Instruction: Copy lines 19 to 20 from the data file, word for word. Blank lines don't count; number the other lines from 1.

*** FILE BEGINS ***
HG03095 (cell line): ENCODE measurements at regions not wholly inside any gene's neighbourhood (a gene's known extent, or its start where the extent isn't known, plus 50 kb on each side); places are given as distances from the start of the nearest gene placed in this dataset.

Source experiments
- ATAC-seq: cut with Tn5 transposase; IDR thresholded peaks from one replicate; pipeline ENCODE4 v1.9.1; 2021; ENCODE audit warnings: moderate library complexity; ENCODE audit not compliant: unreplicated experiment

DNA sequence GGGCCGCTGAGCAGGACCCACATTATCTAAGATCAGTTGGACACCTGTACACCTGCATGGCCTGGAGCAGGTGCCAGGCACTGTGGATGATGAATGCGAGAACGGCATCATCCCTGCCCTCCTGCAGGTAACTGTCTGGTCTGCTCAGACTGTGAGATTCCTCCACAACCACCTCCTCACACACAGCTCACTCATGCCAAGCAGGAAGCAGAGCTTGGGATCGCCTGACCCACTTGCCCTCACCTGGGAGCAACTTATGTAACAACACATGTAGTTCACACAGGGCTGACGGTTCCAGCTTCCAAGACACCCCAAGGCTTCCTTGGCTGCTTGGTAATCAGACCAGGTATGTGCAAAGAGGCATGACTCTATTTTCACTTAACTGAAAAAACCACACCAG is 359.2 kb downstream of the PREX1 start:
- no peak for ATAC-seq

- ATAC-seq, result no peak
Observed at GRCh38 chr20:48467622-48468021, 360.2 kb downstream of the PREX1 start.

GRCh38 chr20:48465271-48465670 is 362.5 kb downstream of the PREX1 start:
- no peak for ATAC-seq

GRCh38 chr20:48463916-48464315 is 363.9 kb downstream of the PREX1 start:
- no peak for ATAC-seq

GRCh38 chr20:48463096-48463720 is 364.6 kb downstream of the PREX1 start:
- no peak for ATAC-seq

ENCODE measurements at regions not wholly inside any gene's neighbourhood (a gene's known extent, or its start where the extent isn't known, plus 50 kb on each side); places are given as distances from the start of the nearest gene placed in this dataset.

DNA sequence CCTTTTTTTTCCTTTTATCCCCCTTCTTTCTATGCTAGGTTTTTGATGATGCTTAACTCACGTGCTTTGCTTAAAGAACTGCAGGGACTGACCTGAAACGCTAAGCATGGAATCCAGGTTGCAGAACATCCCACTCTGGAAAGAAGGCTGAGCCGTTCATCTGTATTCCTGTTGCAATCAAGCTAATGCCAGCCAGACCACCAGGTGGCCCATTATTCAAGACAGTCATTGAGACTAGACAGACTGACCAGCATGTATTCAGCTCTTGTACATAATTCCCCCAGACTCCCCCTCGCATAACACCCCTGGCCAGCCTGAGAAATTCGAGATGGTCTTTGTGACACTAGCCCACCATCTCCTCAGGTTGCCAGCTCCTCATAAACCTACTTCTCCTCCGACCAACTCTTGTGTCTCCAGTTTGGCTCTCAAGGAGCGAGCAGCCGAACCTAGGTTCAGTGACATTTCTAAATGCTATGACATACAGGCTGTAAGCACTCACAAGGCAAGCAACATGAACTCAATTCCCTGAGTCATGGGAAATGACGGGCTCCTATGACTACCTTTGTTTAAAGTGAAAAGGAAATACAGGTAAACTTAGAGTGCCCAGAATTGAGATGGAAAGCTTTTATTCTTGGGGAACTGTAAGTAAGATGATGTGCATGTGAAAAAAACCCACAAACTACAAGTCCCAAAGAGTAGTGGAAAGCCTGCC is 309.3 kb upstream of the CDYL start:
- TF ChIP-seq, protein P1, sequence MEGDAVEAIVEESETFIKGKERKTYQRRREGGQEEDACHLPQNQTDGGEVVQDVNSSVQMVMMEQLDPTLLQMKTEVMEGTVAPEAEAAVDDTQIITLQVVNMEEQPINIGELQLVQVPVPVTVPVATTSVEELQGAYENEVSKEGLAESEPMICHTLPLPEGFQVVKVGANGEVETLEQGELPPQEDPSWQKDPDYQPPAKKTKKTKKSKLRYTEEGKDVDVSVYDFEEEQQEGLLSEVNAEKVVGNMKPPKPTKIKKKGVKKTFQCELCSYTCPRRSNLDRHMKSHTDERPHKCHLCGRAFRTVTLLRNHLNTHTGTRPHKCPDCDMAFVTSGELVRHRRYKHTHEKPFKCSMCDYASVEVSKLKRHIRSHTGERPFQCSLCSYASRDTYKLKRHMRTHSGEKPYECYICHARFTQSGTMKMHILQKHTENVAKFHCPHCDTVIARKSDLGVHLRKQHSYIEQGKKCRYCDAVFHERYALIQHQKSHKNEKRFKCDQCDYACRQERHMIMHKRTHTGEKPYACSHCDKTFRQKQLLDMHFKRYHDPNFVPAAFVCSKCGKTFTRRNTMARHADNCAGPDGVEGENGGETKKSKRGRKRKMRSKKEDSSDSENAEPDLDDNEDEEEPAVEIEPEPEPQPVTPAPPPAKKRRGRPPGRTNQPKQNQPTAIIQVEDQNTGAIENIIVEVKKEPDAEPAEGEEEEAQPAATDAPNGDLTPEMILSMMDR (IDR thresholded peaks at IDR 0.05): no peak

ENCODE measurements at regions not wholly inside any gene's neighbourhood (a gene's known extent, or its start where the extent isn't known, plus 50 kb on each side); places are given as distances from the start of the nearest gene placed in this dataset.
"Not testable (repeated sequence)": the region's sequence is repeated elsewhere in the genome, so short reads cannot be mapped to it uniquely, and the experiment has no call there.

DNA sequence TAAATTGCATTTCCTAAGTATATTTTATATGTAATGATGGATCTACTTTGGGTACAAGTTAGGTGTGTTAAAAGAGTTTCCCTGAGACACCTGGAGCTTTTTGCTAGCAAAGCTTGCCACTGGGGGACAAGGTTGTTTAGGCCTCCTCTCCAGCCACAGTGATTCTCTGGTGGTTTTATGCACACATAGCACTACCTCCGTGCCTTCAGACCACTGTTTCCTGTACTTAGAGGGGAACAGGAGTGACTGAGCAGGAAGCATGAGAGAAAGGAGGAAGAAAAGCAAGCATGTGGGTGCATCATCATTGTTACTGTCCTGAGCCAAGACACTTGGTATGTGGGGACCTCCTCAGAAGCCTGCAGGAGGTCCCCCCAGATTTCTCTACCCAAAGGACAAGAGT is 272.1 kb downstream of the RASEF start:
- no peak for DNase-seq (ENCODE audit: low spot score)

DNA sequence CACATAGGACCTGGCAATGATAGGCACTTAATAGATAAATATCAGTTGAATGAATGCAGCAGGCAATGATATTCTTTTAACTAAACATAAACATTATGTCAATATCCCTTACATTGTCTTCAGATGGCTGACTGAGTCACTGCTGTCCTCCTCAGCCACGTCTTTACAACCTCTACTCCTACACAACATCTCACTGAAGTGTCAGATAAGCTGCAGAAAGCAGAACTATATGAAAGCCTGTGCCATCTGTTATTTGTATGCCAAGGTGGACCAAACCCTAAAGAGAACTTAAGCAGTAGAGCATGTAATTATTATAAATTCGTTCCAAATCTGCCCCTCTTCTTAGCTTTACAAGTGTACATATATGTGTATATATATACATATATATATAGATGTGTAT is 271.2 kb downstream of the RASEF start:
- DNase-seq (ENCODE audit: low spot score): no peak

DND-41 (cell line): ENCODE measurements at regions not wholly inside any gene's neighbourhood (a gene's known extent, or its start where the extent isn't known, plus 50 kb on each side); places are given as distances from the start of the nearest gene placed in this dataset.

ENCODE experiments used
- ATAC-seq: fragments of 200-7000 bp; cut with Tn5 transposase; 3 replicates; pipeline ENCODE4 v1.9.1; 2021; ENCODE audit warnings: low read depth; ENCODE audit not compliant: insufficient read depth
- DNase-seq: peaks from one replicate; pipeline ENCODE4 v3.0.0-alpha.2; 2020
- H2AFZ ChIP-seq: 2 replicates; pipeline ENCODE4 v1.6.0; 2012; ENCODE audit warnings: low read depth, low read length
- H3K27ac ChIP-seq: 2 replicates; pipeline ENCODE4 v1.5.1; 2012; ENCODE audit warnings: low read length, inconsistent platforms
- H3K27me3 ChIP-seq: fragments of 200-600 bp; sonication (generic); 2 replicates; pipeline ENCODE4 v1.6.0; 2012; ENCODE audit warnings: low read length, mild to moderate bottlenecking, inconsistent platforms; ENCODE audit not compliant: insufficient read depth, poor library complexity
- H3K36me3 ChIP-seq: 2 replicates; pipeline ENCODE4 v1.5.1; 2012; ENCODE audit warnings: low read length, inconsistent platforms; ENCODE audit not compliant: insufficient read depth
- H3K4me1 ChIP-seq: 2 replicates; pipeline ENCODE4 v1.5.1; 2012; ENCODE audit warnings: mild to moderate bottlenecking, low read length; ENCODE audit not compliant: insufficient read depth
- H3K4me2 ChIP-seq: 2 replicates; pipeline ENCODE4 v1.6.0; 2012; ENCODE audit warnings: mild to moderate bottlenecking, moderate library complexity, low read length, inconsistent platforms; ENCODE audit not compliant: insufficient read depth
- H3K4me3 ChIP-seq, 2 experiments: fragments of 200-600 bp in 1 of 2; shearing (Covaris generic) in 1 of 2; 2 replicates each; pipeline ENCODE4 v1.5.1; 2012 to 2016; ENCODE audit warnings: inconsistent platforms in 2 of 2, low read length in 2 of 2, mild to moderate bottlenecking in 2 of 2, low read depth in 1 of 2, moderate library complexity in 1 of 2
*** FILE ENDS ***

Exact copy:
DNA sequence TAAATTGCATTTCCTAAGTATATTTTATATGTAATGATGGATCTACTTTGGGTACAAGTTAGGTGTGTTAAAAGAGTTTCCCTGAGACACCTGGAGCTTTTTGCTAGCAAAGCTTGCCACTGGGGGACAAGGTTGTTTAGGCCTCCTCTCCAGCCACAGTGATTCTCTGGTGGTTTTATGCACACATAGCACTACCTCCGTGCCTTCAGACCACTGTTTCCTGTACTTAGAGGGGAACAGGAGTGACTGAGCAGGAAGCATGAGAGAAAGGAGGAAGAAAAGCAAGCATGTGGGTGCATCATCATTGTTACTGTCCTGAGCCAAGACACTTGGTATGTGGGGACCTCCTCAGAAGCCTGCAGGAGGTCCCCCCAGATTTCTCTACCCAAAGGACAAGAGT is 272.1 kb downstream of the RASEF start:
- no peak for DNase-seq (ENCODE audit: low spot score)